In the late hours on Monday night, the Georgia House approved higher truck weight limits. The bill now crosses over to the senate for consideration.
Monday, March 6, was Crossover Day for 2023. This is generally the last day of session for bills to pass out of their original chamber and still have a chance to become law this year.
Higher Truck Weight Limits
Presently, Georgia allows tractor-trailers to weigh up to 80,000 pounds with a 5% variance for certain commodities. This variance results in an 84,000-pound limit. The proposal, House Bill 189, would increase the limit to allow a 10% variance. This would effectively raise the maximum weight to 88,000 pounds for certain uses.
An executive order in effect by Governor Kemp since the start of the pandemic has allowed truck weights up to 95,000 pounds. This executive order will soon expire on Saturday, March 11. As such, the weight limits will revert back to 84,000 pounds if there are no changes passed by the general assembly.
Earlier versions of the bill would have increased the limit to 90,000 pounds for all uses. The house transportation committee held several lengthy committee meetings to discuss the bill. As a result, the most recent substitute has the 88,000 pound limit for certain uses. House Bill 189 passed the state house by a vote of 93 to 81.
The uses eligible for the weight variance are generally agriculture, logging or mining trucks. Some examples include poultry or cattle feed, timber, granite, concrete or solid waste. The bill does not change which uses can receive the current weight variance.
The state senate will now consider the bill. If they make any changes, then the house would reconsider the item. This year’s legislative session ends on March 29.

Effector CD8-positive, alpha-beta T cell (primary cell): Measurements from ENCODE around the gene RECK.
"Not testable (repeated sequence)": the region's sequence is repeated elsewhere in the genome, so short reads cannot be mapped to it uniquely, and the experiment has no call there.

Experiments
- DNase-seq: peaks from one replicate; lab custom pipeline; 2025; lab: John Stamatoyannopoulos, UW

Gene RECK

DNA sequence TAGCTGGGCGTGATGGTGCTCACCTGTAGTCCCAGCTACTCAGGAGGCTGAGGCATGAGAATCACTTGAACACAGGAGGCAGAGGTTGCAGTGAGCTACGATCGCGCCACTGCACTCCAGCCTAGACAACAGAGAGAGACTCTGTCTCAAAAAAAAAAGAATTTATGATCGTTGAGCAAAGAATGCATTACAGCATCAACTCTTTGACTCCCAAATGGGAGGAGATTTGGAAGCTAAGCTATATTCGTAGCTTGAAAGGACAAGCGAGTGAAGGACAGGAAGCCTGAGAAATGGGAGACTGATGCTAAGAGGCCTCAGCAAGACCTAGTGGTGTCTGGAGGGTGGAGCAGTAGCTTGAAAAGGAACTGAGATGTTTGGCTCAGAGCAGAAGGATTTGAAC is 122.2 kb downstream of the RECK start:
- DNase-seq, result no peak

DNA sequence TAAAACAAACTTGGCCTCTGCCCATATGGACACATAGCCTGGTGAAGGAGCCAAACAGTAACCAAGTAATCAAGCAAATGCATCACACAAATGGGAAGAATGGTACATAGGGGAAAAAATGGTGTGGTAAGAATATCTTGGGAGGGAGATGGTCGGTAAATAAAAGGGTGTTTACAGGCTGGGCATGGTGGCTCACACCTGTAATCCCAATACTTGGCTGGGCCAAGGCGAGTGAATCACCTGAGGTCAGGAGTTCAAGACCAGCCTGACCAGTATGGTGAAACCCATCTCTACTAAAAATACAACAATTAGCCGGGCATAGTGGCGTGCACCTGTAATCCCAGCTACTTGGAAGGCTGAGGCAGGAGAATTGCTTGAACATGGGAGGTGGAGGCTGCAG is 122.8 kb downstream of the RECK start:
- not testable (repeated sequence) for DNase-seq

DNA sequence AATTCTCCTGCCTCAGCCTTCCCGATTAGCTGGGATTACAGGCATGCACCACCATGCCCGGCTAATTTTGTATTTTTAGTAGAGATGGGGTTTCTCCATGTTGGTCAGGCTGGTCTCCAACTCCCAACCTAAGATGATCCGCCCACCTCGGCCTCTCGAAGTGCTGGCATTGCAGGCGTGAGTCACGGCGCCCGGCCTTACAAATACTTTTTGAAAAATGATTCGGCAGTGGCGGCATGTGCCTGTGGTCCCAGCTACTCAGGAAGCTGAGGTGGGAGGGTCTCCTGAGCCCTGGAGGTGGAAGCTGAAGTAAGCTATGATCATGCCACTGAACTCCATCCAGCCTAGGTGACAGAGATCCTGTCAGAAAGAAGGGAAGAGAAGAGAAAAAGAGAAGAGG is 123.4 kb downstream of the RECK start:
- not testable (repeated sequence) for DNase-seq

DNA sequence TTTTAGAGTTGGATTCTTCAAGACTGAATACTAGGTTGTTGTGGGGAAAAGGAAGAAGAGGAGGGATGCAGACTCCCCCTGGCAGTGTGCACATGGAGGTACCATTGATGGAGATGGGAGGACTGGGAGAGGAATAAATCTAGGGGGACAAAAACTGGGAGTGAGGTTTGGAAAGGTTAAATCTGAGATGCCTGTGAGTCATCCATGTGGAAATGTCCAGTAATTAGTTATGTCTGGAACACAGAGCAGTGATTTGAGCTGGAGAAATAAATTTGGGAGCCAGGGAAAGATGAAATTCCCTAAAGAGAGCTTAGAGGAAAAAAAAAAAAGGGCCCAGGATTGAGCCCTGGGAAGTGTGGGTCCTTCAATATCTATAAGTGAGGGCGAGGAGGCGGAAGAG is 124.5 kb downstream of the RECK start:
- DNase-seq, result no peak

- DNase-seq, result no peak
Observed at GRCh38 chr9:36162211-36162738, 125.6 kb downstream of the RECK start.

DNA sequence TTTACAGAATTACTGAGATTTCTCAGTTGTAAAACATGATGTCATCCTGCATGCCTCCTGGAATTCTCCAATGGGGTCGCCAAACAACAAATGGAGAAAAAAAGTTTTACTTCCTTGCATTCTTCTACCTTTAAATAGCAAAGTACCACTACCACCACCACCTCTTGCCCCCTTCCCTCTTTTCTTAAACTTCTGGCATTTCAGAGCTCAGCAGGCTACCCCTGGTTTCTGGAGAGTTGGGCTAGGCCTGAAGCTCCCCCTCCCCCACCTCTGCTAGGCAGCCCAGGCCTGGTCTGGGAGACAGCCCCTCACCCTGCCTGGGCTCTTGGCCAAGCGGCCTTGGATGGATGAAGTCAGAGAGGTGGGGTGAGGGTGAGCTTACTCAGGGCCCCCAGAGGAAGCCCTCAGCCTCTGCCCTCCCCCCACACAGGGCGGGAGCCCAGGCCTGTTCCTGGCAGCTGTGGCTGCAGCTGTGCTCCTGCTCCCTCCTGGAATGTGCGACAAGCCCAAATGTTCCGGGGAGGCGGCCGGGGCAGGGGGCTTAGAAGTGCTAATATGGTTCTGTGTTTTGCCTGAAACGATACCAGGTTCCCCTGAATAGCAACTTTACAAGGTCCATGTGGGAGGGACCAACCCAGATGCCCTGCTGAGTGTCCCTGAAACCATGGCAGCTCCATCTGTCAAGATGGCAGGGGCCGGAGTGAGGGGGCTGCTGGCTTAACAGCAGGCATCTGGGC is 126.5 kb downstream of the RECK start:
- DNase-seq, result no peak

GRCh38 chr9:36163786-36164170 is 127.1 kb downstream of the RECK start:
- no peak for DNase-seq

Support & Opposition
Representatives from the logging and trucking industries are in support of the bill. Small business owners testified before the state house transportation committee the proposed increase would allow them to move more product per truck load, thus increasing profit margins and reducing the number of truck trips. A logging truck owner from Butts County told the committee the 95,000 pound executive order has saved their business by allowing them to update equipment and hire more drivers.
Georgia DOT, the Association for County Commissioners and Georgia Municipal Association are opposed to the measure. This is due to concerns about additional wear & tear on roads and bridges. Presently, about 1,400 bridges in Georgia have a posted load limit. This means the bridge cannot support a fully loaded 80,000 tractor-trailer. If HB 189 passes, then another 1,200 bridges would require posting across the state. The posted bridges limit route options and cause detours for trucks weighing 88,000 pounds to safely traverse the state.
Henry County commissioners adopted a resolution in opposition to HB 189 at their February 21 board meeting.
Featured image shows a tractor-trailer on highway 155 in Luella. Clayton Carte photo.
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